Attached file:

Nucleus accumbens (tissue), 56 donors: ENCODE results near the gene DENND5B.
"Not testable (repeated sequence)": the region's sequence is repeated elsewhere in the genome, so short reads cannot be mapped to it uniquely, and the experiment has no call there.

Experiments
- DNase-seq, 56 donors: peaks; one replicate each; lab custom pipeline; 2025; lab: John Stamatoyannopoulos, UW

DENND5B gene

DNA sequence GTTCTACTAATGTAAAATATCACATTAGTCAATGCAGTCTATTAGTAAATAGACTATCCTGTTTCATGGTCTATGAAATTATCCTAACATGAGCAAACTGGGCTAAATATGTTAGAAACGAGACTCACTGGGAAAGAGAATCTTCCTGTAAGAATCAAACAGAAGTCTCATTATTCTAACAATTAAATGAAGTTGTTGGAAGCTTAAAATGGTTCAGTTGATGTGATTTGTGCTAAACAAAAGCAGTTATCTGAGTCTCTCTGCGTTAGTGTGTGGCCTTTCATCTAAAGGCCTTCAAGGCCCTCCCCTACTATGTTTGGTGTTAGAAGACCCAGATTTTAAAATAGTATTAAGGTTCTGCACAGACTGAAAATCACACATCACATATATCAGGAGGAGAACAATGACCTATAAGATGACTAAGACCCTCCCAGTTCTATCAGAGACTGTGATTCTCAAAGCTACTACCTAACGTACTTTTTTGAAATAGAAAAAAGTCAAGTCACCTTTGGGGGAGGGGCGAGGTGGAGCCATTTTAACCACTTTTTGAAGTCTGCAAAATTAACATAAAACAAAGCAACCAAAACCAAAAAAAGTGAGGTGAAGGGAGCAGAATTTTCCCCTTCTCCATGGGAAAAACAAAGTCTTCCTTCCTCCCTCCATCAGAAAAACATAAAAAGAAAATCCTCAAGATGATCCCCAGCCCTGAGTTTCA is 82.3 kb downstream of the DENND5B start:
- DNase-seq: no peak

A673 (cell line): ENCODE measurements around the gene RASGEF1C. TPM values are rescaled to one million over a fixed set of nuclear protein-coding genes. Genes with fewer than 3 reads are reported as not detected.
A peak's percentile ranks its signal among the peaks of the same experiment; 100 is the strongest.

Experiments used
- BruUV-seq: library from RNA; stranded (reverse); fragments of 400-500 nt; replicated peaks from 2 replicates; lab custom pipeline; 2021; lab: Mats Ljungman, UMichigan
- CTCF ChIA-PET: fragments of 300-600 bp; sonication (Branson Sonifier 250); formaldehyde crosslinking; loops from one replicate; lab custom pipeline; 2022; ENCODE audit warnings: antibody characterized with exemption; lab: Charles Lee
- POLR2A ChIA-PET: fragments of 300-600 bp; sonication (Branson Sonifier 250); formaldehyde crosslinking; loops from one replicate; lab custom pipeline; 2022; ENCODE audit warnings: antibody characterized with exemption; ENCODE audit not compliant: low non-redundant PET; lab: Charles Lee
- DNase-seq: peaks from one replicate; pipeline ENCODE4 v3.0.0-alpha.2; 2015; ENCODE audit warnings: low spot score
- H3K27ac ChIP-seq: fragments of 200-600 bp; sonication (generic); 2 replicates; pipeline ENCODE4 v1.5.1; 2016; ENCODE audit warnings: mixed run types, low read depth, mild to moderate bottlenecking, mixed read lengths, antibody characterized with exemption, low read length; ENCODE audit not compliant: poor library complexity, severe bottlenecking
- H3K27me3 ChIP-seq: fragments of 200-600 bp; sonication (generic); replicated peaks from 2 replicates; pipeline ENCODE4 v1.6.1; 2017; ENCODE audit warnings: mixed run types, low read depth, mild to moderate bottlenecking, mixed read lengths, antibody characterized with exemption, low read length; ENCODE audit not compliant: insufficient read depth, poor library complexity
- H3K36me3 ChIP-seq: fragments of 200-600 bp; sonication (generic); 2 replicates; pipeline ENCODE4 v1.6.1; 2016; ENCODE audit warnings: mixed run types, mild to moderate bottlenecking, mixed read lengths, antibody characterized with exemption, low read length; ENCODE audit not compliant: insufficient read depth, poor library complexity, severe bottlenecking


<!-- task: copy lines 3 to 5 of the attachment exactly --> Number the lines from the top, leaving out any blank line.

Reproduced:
Experiments
- DNase-seq, 56 donors: peaks; one replicate each; lab custom pipeline; 2025; lab: John Stamatoyannopoulos, UW

DENND5B gene